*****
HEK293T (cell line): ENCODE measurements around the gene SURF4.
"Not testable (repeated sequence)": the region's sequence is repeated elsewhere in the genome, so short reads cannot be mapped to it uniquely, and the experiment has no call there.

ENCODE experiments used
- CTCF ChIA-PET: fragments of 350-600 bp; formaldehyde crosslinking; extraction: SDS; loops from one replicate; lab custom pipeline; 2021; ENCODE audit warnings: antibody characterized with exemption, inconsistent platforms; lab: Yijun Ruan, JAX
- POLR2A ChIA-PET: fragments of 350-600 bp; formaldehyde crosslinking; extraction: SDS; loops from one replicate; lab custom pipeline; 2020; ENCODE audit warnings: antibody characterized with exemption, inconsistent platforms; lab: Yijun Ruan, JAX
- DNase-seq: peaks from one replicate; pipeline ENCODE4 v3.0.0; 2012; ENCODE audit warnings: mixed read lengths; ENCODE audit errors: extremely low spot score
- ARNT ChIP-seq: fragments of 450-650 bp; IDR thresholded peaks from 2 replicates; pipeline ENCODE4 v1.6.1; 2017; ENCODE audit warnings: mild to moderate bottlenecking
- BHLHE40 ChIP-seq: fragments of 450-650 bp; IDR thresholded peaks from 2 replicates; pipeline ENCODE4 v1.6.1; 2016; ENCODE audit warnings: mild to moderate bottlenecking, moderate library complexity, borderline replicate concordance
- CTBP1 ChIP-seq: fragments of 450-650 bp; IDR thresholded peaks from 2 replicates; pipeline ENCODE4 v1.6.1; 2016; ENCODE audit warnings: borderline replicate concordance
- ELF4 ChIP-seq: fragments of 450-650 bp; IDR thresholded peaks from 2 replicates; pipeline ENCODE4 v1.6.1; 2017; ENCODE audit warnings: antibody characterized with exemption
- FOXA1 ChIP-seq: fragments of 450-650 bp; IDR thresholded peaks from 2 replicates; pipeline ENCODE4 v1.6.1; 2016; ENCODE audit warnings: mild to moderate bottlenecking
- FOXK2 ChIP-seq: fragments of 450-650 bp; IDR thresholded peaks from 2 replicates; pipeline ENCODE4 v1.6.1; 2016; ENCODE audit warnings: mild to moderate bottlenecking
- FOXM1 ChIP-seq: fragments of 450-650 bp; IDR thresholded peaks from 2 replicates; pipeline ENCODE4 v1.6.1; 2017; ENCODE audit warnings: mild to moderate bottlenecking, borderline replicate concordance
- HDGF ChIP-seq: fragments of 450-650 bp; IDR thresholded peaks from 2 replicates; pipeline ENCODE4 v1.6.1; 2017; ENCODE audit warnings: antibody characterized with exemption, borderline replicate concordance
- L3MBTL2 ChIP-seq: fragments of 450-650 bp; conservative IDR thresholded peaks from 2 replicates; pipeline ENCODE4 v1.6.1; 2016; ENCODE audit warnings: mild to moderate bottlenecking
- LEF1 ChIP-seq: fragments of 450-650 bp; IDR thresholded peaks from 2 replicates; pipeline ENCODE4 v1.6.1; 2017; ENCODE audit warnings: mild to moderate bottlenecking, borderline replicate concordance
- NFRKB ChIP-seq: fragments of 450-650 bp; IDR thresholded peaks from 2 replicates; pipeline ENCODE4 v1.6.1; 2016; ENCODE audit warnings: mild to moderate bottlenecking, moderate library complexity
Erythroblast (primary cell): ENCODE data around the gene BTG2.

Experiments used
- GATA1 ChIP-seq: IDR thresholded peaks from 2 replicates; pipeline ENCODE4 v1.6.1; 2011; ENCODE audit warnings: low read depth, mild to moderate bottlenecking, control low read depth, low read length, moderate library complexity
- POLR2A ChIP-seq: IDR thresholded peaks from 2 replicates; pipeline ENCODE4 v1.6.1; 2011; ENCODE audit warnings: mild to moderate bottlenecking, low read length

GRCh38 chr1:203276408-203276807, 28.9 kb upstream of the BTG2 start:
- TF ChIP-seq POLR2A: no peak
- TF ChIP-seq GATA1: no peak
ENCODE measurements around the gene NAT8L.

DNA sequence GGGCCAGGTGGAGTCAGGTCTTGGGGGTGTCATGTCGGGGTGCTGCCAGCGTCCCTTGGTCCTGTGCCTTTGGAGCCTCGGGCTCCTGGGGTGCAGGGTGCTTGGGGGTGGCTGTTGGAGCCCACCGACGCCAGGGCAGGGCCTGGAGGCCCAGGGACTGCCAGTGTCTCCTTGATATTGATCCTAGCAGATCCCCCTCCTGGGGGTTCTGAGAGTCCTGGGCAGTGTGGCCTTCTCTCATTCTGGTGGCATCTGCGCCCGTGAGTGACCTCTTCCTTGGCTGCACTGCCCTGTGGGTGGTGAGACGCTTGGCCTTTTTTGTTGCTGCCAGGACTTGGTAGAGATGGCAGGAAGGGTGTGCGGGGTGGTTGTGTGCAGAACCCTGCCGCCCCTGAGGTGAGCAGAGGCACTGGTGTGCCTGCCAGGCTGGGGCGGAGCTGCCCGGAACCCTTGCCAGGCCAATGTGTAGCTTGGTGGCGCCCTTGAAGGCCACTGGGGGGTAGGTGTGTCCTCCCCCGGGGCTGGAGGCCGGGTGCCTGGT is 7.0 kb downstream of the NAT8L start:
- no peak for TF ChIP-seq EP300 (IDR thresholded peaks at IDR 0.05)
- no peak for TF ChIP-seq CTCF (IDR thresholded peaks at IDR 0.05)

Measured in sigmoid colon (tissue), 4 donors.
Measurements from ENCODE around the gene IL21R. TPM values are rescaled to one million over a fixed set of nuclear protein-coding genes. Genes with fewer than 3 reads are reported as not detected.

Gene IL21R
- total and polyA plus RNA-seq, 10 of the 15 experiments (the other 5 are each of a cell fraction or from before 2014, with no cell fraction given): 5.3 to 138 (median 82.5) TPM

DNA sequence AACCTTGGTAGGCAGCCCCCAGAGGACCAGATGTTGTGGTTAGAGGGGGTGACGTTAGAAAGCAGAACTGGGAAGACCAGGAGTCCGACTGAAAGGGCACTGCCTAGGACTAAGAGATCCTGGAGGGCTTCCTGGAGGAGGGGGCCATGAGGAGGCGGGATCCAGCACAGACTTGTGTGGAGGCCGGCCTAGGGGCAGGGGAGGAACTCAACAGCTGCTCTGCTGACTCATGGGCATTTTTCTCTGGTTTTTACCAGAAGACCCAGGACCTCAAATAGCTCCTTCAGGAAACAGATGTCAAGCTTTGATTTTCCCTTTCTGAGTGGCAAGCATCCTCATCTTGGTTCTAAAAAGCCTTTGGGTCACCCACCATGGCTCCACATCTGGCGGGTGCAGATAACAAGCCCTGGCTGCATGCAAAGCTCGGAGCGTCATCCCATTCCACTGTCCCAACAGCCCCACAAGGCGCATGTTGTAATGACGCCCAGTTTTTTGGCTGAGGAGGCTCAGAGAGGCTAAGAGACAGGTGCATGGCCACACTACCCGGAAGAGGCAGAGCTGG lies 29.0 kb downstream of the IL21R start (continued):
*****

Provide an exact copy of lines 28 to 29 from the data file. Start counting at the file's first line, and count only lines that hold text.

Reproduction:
- no peak for TF ChIP-seq CTCF (IDR thresholded peaks at IDR 0.05)

Measured in sigmoid colon (tissue), 4 donors.